This past weekend in South Carolina, sheriff's deputies and bloodhounds searched for two hours for a home invader who attacked a woman "“ until they concluded that no such intruder ever existed. Although the woman was found lying on the floor, there was no evidence of break-in or injury consistent with assault. She did, however, have early-onset Alzheimer's disease. The conclusion: The only attack that happened took place in her faulty mind.
When people with Alzheimer's or other forms of dementia see things that aren't there, it's called a visual hallucination "“ a false sensory experience. (Hallucinations can also involve sound, smell, touch, or taste.)
And it can be unnerving, both to them and everyone else around.
My first brush with the phenomenon happened some years back, when a relative explained she'd seen a very tall rabbit "or maybe it was a bear" in her backyard the night before. She'd even reported it to the police, "who came out with guns drawn," she explained matter of factly. Except the local cops had no record of any such call. (We checked.)
Here are three things I've since learned about hallucinations that I find most useful and comforting:
1. Not everybody with Alzheimer's will hallucinate "“ but it's not uncommon, either.
Weird, but not rare. Some research suggests hallucinations are more common where there are also vision problems, like cataracts or glaucoma, and in more rapidly-progressing cases. But it's not like the person you know with mild dementia is going to suddenly flip out; more like something to store in your mental be-prepared category, so you don't flip out if and when it occurs.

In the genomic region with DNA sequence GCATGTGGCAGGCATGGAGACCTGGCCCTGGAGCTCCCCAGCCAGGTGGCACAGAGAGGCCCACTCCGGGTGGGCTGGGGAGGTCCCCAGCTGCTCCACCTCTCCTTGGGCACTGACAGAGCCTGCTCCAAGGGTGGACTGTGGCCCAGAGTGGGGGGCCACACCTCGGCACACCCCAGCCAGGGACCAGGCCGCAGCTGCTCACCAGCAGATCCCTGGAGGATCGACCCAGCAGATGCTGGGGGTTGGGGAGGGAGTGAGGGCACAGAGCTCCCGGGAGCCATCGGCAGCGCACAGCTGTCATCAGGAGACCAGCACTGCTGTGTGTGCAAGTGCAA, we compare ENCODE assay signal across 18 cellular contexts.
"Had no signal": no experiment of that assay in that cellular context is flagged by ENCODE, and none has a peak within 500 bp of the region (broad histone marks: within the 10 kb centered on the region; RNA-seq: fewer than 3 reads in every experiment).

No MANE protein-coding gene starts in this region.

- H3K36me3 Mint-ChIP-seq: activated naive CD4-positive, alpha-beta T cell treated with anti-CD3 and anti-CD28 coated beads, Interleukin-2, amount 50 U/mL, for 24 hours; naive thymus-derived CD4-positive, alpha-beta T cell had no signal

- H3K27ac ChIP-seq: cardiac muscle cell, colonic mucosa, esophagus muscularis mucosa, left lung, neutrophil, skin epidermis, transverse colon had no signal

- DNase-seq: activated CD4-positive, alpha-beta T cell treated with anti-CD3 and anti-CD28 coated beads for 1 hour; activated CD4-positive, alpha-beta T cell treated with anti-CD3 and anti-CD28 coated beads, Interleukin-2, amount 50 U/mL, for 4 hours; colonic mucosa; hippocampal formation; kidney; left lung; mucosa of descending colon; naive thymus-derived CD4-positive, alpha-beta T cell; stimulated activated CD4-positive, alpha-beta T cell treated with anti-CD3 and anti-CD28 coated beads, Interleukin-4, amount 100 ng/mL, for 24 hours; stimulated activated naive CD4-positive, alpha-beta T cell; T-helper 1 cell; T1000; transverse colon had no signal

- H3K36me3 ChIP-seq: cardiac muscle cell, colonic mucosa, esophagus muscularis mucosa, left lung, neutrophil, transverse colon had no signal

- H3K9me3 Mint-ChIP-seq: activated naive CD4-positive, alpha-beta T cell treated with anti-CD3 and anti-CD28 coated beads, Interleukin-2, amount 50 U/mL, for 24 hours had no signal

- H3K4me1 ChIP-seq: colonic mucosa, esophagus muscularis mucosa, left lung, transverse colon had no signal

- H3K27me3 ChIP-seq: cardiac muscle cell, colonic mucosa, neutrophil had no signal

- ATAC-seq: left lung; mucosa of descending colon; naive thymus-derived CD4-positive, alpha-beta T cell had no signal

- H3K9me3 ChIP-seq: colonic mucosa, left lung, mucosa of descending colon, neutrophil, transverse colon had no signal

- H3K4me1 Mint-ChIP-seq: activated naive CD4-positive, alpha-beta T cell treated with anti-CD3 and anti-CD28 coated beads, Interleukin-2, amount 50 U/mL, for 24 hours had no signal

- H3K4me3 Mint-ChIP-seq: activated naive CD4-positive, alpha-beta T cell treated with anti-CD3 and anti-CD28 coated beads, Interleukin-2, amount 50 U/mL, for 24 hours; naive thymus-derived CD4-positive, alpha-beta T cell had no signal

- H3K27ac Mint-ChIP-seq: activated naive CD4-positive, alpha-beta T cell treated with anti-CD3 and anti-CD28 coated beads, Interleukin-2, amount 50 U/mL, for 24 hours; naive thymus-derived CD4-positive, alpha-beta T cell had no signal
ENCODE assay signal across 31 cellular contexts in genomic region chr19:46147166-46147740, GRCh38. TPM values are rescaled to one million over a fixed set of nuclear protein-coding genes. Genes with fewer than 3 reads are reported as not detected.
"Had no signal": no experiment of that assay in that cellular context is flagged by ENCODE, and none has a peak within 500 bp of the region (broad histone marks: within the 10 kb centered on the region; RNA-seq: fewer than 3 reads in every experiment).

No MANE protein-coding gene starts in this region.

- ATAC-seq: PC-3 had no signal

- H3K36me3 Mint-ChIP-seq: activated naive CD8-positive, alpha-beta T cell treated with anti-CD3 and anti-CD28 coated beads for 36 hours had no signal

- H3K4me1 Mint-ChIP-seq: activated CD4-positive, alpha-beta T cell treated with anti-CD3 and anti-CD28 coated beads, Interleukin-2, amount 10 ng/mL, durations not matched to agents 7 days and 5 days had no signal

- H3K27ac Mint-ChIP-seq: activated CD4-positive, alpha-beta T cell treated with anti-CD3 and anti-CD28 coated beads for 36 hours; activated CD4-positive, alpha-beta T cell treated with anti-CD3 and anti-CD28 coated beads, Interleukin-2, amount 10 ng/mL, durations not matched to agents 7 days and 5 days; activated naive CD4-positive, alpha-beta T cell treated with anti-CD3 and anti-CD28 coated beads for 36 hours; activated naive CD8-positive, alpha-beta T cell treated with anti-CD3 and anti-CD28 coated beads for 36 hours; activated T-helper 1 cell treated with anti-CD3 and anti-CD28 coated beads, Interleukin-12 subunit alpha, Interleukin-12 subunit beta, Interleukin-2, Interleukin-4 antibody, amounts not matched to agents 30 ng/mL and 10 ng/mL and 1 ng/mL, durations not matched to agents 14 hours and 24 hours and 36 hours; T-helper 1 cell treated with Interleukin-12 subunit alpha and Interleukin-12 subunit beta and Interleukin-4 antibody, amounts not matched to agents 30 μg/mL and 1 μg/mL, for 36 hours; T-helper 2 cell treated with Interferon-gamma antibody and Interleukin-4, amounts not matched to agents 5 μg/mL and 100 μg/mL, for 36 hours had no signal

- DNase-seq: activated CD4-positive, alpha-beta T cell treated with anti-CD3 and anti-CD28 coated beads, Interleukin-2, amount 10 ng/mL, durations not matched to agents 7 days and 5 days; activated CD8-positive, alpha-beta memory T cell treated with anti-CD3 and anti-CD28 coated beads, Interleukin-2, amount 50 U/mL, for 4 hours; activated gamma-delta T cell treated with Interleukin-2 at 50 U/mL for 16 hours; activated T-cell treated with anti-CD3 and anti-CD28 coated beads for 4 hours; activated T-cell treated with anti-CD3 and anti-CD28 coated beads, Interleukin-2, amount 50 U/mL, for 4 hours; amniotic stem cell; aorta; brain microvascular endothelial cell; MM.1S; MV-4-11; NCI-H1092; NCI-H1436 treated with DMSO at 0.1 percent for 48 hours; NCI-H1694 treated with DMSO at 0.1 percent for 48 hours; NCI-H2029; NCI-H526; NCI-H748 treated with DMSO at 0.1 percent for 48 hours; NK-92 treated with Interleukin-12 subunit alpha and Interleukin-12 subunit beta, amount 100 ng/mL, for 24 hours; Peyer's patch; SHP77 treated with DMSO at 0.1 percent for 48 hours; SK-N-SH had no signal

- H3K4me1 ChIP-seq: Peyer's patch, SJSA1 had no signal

2. There's no single "right" way to respond.
Sometimes the person isn't sure herself what she saw and wants you to help her verify. If you can do so in a candid way that doesn't belittle her, it's a win-win for everyone. If she's convinced what she saw is real, acknowledge her reaction without dwelling on the details of the scenario.
As is so often the advice when dealing with dementia, it's a waste of energy to argue. You only fan emotional flames. So don't bother trying to convince the person she's mistaken. (You might make yourself feel better but at what cost? Ultimately, more upset.)
What's undeniably real is the distress that a frightening hallucination can make the person with dementia feel. Better to put your energy into assuaging these feelings by being comforting or using distraction.
3. If a pattern develops, you just might be able to prevent future episodes.
Visual hallucinations are often tripped by the brain "mis-seeing" something. It's a bit like the preschooler who sees the hanger-shadows in the closet as so many spiky monsters.
Consider covering or removing mirrors throughout the house, including the bathroom, if a reflection glimpsed (but not recognized) might trigger a panic that there's someone "“ or something -- prowling about. Ditto for distressing tree branches out the window or fluttering curtains.
If the person hasn't had an eye exam recently, it's worth scheduling one.
My favorite potential source of relief: Hallucinations happen less often when the person is busy and occupied. It can be a big challenge to find ways [how to keep someone with Alzheimer's or other dementias busy and active] (http://www.caring.com/articles/how-to-keep-someone-with-alzheimers-or-other-dementias-busy-and-active) -- but especially worthwhile if "seeing things" is becoming a big problem. Or if you're having to call in the sheriff.